‘Dualities’ exhibit opens eyes to mental disorders

Malia Riggs, For the Review

“I have two personalities, the side I can actually show to the world and the side of how I really feel,” Professor of Art Liz Obert said during a panel discussion on her “Dualities” exhibit on Sept. 30.

Dealing with bipolar disorder (manic-depressive illness) and depression is a growing problem not only in young people but nationally, today.

Obert captured the essence of depression and bipolar disorder in her photography exhibit.

She took photos of subjects who are suffering from bipolar disorder and shows the different sides of how they’re affected by their illnesses.

Obert started this project because she, too, suffers from bipolar disorder.

“I wanted to show that a lot of people do suffer from this disorder along with depression and that they are not alone,” Obert said. “Having someone you can call makes all the difference.”

“Dualities” is a series of work that shows how different people suffer from bipolar disorder and how it is becoming more common in today’s society. Obert shows this through a series of two different photographs of each of her subjects.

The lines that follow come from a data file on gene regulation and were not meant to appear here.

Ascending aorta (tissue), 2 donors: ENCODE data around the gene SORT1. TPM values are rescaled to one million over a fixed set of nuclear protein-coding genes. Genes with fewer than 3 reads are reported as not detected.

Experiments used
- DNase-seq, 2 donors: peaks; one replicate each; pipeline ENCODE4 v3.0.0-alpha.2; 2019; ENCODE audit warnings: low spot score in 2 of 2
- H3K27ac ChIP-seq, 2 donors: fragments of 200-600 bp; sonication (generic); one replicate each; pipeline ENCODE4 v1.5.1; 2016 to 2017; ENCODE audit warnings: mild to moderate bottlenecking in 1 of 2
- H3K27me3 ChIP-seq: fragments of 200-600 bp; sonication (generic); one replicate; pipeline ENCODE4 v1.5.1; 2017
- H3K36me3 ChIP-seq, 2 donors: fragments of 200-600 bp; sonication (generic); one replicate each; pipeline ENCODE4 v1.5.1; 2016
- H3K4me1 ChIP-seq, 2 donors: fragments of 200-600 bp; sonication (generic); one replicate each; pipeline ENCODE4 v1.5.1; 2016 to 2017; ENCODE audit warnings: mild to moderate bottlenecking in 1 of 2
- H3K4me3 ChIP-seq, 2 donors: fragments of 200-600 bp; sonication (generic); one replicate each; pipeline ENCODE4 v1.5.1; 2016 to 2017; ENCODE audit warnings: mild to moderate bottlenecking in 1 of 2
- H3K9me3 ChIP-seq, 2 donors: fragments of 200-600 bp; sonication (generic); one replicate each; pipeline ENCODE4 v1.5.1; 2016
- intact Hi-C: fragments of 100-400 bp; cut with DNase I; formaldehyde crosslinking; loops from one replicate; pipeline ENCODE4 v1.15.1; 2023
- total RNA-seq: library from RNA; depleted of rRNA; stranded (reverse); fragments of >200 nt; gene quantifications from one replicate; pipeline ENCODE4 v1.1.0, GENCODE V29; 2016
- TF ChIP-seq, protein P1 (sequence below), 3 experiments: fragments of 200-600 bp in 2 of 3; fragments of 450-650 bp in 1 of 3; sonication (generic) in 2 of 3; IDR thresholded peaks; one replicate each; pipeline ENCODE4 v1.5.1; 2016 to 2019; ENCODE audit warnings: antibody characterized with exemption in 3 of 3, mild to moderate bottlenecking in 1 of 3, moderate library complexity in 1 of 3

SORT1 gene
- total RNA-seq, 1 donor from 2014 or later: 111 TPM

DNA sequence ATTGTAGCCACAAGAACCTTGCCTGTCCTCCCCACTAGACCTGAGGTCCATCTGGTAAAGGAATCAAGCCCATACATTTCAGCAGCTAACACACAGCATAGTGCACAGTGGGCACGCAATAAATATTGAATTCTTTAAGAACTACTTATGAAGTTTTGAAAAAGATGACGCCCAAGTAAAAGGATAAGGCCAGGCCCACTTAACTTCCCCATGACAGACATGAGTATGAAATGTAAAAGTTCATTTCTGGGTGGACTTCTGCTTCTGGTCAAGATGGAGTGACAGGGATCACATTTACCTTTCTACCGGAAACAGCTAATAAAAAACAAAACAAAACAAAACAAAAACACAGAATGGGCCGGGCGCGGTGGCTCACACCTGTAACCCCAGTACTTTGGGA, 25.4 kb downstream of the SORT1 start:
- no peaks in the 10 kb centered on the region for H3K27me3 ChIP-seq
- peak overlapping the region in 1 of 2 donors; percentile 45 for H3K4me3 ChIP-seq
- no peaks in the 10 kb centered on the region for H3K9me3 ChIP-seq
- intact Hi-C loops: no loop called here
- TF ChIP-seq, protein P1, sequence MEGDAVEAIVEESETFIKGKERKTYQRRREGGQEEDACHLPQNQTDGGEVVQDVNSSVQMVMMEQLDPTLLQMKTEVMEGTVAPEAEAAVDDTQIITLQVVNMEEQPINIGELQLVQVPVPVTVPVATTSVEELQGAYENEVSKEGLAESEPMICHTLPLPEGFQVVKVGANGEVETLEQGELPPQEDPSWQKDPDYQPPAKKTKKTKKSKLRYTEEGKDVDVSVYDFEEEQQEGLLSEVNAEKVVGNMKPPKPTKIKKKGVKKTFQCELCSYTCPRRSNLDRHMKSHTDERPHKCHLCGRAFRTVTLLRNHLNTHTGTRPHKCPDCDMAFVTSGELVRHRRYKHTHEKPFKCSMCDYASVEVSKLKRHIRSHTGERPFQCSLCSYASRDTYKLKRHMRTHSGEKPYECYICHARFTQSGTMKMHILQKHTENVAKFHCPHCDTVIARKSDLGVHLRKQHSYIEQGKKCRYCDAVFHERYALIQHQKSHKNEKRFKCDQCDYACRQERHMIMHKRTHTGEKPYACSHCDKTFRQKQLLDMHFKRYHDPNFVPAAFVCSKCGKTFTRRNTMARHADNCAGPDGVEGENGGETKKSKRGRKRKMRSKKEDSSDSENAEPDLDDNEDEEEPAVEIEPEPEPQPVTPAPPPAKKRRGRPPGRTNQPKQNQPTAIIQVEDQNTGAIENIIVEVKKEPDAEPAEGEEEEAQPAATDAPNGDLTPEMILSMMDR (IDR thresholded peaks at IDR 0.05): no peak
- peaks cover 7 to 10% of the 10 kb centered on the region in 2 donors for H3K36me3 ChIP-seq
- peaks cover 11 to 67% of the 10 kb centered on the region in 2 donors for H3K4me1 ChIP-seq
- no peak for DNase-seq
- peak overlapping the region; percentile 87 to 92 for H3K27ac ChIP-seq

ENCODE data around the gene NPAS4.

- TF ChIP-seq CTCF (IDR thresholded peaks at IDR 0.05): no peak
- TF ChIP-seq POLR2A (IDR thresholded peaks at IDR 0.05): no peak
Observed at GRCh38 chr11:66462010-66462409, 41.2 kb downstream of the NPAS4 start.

“I wanted to capture the two personalities that I show to the world.  In the first picture, I photograph how they react when they are in a depressed or low state, in the second picture I capture how they want to be seen or perceived by the world as themselves,” Obert said.

After having “Dualities” published on Slate, an online photo blog and magazine, she started to gain popularity around the U.S., and was able to travel to the east coast to photograph some of her subjects.

“I started out photographing friends, and friends of friends, but after the article was published people actually started to contact me about my project. I am lucky to have such an outpouring number of models,” Obert said.

One of Obert’s subjects, who is a local to the Willamette valley said “I saw Liz’s work, and thought that this is a very positive way to view my and many others diagnosis, and realized someone is actually saying this is a significant thing. It really scared me when I found out that she was in the same town as me, I had to contact her.”

Her popularity continues to grow throughout the McMinnville and Yamhill county area and is gaining praises from an array of people.

“What she is doing is phenomenal, I’m so impressed. She is putting a face on all this and that takes real guts,” said Laura Rodgers, a psych nurse practitioner at Linfield’s Portland campus.

As a culture we tend to push mental illness aside, Obert decides to bring it up front and get people to understand that its ok to be different.